The session from Google I/O 2017 covers architecture, writing custom audits, GitHub/Travis/CI integration, headless Chrome, and more:
click to watch the video
Read on for the basics of hacking on Lighthouse. Also see Contributing for detailed information.
# yarn should be installed firstgit clone https://github.com/GoogleChrome/lighthousecd lighthouseyarnyarn install-allyarn build-all# The CLI is authored in TypeScript and requires compilation.# If you need to make changes to the CLI, run the TS compiler in watch mode:# cd lighthouse-cli && yarn dev
node lighthouse-cli http://example.com
Getting started tip:
node --inspect --debug-brk lighthouse-cli http://example.comto open up Chrome DevTools and step through the entire app. See Debugging Node.js with Chrome DevTools for more info.
# lint and test all filesyarn test# watch for file changes and run tests# Requires : brew install entryarn watch## run linting, unit, and smoke tests separatelyyarn lintyarn unityarn smoke## run closure compiler (on whitelisted files)yarn closure## import your report renderer into devtools-frontend and run devtools closure compileryarn compile-devtools
This section details projects that have integrated Lighthouse. If you're working on a cool project integrating Lighthouse and would like to be featured here, file an issue to this repo or tweet at us @_____lighthouse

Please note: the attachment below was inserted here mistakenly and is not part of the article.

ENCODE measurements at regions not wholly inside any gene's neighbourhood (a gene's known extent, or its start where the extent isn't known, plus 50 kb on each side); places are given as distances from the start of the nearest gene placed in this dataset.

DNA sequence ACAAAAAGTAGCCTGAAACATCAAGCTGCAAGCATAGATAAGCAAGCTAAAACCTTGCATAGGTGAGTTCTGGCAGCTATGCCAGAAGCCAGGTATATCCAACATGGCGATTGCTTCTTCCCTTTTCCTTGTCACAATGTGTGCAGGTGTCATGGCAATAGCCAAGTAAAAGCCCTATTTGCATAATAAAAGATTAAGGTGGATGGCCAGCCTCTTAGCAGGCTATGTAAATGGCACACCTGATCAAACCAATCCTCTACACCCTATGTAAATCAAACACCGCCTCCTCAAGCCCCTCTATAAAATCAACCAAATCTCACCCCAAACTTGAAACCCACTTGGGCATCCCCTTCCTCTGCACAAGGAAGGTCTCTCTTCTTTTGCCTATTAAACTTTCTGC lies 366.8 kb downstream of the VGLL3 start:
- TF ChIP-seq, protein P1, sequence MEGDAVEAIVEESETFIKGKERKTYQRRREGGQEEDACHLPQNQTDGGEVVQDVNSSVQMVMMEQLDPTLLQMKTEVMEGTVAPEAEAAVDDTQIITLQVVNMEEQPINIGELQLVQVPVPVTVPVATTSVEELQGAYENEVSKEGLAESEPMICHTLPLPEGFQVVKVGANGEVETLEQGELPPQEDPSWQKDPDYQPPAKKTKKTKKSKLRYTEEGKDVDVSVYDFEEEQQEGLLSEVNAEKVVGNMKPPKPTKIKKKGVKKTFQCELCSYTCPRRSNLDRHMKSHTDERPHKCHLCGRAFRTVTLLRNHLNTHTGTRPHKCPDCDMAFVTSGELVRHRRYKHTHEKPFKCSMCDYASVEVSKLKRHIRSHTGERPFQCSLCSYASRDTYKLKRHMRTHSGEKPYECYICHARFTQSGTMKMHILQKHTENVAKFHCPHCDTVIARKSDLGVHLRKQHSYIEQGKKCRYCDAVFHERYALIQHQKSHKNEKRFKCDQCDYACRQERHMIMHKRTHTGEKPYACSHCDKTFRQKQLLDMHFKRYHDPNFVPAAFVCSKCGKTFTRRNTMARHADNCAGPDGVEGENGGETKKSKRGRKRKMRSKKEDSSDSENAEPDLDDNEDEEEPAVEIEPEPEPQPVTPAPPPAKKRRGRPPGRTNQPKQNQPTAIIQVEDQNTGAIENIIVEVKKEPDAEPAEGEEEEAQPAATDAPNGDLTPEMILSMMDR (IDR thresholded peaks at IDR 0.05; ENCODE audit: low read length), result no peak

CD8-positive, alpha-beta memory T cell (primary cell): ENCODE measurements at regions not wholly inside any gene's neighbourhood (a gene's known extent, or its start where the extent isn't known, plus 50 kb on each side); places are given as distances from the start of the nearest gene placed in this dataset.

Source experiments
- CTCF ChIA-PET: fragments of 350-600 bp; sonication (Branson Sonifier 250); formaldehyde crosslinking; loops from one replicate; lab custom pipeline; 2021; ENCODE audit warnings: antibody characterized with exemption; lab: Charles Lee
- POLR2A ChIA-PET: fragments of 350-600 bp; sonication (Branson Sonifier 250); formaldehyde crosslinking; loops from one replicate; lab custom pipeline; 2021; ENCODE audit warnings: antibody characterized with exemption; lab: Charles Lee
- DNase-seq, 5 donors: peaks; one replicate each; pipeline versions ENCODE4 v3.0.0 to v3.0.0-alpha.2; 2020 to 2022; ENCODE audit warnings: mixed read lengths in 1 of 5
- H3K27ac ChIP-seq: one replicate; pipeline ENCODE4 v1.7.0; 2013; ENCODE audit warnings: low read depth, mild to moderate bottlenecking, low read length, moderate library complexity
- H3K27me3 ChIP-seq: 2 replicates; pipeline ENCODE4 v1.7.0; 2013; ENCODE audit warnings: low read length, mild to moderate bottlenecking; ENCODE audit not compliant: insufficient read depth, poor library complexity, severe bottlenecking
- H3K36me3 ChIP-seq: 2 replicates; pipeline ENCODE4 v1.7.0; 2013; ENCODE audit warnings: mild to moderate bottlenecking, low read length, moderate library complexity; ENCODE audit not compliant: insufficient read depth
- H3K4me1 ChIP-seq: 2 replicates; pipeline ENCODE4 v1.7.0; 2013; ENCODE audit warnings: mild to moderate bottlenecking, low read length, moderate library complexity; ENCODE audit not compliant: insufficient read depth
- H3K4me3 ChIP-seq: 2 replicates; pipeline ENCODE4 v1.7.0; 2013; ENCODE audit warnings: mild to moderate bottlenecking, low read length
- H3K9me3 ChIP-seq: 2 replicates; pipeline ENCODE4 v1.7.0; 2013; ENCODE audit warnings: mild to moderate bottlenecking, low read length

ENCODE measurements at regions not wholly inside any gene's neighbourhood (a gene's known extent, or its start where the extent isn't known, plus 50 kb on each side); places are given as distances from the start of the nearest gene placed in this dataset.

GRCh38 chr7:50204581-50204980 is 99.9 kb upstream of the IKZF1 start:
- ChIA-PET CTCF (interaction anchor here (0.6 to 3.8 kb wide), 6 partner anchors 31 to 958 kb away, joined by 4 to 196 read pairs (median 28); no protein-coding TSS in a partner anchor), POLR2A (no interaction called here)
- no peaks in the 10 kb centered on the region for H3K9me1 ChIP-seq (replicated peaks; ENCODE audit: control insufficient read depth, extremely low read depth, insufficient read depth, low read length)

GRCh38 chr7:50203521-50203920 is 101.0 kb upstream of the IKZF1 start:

Calibre - Calibre is a web performance monitoring tool running Lighthouse continuously or on-demand via an API. Test using emulated devices and connection speeds from a number of geographical locations. Set budgets and improve performance with actionable guidelines. Calibre comes with a free 14-day trial.
Greta Lighthouse - Greta Lighthouse is a tool that lets you run free Lighthouse tests from anywhere in the world. It provides insights into your users' perceived performance and recommendations on how to improve. The tool considers parameters such as location and type of device to simulate real user conditions. Greta also provides a new type of platform that helps companies understand, control, and improve their users’ experience via an innovative approach to content delivery.
Treo - Treo is Lighthouse as a Service. It provides regression testing, geographical regions, custom networks, and integrations with GitHub & Slack. Treo is a paid product with plans for solo-developers and teams.
Web Page Test — An open source tool for measuring and analyzing the performance of web pages on real devices. Users can choose to produce a Lighthouse report alongside the analysis of WebPageTest results.
Yes! Details in Lighthouse configuration.
Good question. Network and CPU throttling are applied by default in a Lighthouse run. The network
attempts to emulate 3G and the CPU is slowed down 4x from your machine's default speed. If you
prefer to run Lighthouse without throttling, you'll have to use the CLI and disable it with the
--disable-* flags mentioned above.
Read more in our guide to network throttling.
Nope. Lighthouse runs locally, auditing a page using a local version of the Chrome browser installed the machine. Report results are never processed or beaconed to a remote server.
Tip: see Lighthouse Architecture for more information on terminology and architecture.
Lighthouse can be extended to run custom audits and gatherers that you author. This is great if you're already tracking performance metrics in your site and want to surface those metrics within a Lighthouse report.
If you're interested in running your own custom audits, check out our Custom Audit Example over in recipes.
We'd love help writing audits, fixing bugs, and making the tool more useful! See Contributing to get started.
Lighthouse, ˈlītˌhous (n): a
tower or other structure tool containing a beacon light
to warn or guide ships at sea developers.